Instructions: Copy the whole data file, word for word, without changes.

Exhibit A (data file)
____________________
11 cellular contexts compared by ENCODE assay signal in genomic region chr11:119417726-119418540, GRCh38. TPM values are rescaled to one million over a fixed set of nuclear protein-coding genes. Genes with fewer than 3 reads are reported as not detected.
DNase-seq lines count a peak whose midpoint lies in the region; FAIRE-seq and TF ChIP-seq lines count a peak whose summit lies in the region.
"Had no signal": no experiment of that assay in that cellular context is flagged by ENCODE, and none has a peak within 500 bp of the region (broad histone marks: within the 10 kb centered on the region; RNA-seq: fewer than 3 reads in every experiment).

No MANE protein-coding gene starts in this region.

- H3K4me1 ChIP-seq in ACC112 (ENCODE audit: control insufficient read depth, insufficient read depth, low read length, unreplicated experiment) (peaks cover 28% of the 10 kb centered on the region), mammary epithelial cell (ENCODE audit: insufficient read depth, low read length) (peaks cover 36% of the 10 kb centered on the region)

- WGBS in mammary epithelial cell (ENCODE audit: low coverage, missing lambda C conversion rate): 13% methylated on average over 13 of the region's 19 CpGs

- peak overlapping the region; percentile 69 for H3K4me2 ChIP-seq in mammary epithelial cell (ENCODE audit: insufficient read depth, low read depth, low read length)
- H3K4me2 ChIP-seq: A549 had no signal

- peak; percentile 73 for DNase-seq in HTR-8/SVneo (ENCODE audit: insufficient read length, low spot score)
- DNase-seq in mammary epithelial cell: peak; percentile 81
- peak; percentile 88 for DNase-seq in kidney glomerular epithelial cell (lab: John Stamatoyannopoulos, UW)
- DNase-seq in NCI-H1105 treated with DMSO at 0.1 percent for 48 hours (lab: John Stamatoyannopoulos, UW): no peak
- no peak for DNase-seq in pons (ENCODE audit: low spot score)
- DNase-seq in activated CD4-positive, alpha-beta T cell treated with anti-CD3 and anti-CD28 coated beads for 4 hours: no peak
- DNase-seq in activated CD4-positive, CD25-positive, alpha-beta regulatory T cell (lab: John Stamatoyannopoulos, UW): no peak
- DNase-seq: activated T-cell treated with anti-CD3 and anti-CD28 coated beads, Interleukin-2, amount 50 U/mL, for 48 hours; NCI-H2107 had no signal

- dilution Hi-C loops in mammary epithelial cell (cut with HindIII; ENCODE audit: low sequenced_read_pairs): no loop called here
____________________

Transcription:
11 cellular contexts compared by ENCODE assay signal in genomic region chr11:119417726-119418540, GRCh38. TPM values are rescaled to one million over a fixed set of nuclear protein-coding genes. Genes with fewer than 3 reads are reported as not detected.
DNase-seq lines count a peak whose midpoint lies in the region; FAIRE-seq and TF ChIP-seq lines count a peak whose summit lies in the region.
"Had no signal": no experiment of that assay in that cellular context is flagged by ENCODE, and none has a peak within 500 bp of the region (broad histone marks: within the 10 kb centered on the region; RNA-seq: fewer than 3 reads in every experiment).

No MANE protein-coding gene starts in this region.

- H3K4me1 ChIP-seq in ACC112 (ENCODE audit: control insufficient read depth, insufficient read depth, low read length, unreplicated experiment) (peaks cover 28% of the 10 kb centered on the region), mammary epithelial cell (ENCODE audit: insufficient read depth, low read length) (peaks cover 36% of the 10 kb centered on the region)

- WGBS in mammary epithelial cell (ENCODE audit: low coverage, missing lambda C conversion rate): 13% methylated on average over 13 of the region's 19 CpGs

- peak overlapping the region; percentile 69 for H3K4me2 ChIP-seq in mammary epithelial cell (ENCODE audit: insufficient read depth, low read depth, low read length)
- H3K4me2 ChIP-seq: A549 had no signal

- peak; percentile 73 for DNase-seq in HTR-8/SVneo (ENCODE audit: insufficient read length, low spot score)
- DNase-seq in mammary epithelial cell: peak; percentile 81
- peak; percentile 88 for DNase-seq in kidney glomerular epithelial cell (lab: John Stamatoyannopoulos, UW)
- DNase-seq in NCI-H1105 treated with DMSO at 0.1 percent for 48 hours (lab: John Stamatoyannopoulos, UW): no peak
- no peak for DNase-seq in pons (ENCODE audit: low spot score)
- DNase-seq in activated CD4-positive, alpha-beta T cell treated with anti-CD3 and anti-CD28 coated beads for 4 hours: no peak
- DNase-seq in activated CD4-positive, CD25-positive, alpha-beta regulatory T cell (lab: John Stamatoyannopoulos, UW): no peak
- DNase-seq: activated T-cell treated with anti-CD3 and anti-CD28 coated beads, Interleukin-2, amount 50 U/mL, for 48 hours; NCI-H2107 had no signal

- dilution Hi-C loops in mammary epithelial cell (cut with HindIII; ENCODE audit: low sequenced_read_pairs): no loop called here